Michele Burke found the process of building bridges to aid information literacy instruction occasionally meant feeling a little uncomfortable and a little intimidated. She says this taught her that success lies in putting aside the ego and focusing on a common goal: serving college students.
“I’m going into it assuming that this is going to be a really rich conversation, and I’m going to assume that you’re thinking it’s going to be a really rich conversation,” says Burke, the driver and outgoing chair of the Information Literacy Advisory Group of Oregon (ILAGO).
Her attitude of respect and willingness to listen has made her a major player among Oregon’s academic librarians in their statewide effort to create shared information literacy standards and desire to improve consistency across varied institutions and curricula. Burke’s peers say that she has kept the conversation going and took it to writing professors through the Oregon Writing & English Advisory Committee (OWEAC), which held similar conversations simultaneously.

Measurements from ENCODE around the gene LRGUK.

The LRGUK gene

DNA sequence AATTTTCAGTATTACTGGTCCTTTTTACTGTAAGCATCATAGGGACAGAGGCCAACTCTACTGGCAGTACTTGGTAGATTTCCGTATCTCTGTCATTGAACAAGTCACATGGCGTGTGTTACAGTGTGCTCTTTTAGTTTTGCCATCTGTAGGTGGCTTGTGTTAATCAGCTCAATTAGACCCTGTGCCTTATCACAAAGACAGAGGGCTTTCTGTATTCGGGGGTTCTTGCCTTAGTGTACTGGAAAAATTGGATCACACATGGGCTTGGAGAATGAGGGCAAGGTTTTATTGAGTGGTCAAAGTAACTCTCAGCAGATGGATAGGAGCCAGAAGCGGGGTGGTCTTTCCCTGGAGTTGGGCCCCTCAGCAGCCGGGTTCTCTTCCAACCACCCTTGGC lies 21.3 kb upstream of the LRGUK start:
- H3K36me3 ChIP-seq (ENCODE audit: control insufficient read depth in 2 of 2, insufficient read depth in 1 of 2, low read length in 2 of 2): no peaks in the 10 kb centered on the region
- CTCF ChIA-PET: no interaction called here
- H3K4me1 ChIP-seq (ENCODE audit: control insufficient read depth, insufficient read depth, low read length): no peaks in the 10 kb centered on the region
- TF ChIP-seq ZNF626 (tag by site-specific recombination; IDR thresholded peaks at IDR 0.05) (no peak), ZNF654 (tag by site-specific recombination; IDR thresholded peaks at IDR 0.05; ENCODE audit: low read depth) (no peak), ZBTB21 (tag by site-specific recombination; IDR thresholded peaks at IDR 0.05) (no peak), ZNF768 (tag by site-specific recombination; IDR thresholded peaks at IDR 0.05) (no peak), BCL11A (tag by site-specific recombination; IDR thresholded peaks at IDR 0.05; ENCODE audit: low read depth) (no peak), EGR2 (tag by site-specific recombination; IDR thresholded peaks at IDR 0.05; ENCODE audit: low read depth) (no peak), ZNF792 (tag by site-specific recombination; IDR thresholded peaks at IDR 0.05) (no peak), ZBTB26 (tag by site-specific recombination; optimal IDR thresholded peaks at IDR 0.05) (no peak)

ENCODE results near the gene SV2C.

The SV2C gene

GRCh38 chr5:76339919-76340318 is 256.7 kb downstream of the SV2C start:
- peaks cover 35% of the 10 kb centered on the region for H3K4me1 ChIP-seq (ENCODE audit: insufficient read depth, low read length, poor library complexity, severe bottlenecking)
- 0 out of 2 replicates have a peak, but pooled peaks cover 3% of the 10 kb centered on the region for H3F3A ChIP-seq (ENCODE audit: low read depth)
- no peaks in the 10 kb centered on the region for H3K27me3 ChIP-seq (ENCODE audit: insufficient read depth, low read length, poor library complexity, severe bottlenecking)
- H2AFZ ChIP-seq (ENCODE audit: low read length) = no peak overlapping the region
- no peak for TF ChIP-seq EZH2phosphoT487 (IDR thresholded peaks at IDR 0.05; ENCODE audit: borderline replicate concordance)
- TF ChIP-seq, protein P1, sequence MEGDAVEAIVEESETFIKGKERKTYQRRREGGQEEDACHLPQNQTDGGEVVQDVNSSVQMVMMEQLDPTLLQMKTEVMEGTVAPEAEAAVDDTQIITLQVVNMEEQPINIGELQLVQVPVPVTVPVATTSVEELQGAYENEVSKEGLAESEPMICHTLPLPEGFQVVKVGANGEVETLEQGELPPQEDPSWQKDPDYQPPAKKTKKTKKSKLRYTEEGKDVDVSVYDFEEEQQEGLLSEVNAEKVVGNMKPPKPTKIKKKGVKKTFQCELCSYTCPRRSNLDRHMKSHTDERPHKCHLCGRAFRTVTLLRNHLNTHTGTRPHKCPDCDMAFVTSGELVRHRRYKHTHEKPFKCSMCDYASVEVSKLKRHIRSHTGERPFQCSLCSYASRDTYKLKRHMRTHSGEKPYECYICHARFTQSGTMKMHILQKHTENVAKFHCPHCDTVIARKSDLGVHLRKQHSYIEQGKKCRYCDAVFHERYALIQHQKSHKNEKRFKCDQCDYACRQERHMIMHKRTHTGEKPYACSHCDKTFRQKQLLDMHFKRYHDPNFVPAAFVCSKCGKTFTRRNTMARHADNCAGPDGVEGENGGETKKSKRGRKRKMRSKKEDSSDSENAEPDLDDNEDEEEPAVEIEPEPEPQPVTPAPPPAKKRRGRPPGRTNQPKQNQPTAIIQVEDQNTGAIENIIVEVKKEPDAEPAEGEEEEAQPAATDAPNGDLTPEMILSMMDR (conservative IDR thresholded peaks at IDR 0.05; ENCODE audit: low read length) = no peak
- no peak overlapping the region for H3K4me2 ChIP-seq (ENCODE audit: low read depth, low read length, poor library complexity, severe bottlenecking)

“You just have to have the belief that someone should work on it and maybe that somebody should be me,” says Burke, incoming chair of the Oregon Library Association’s (OLA) Library Instruction Round Table (LIRT).
Much of Burke’s work occurs through professional library associations’ round tables and summits, including ILAGO, LIRT, and the state’s Information Literacy Summit. To aid communication about information literacy efforts across professional groups, she created blogs for ILAGO and OWEAC and continues to administer and contribute to both.
“She is so organized and top-notch, and she just does a good job,” says Kate Rubick, instruction services librarian at Lewis and Clark College, Portland, OR, and the outgoing LIRT chair. There are also those who describe Burke as the linchpin behind the statewide information literacy efforts.
As a result, instructors and students at Oregon’s higher education institutions, whether they are public or private, two- or four-year schools, can expect similar instructional outcomes, Rubick says. Burke’s next step is to welcome into the information literacy conversation the members of the Oregon Association of School Libraries, which recently merged with OLA.
Burke’s work leading Oregon’s clarification of information literacy instruction standards will have a real-world impact, Rubick says. “The [end product is] in a broader context, concerning lifelong learning and what it means to be a literate learner in today’s society,” Rubick says.
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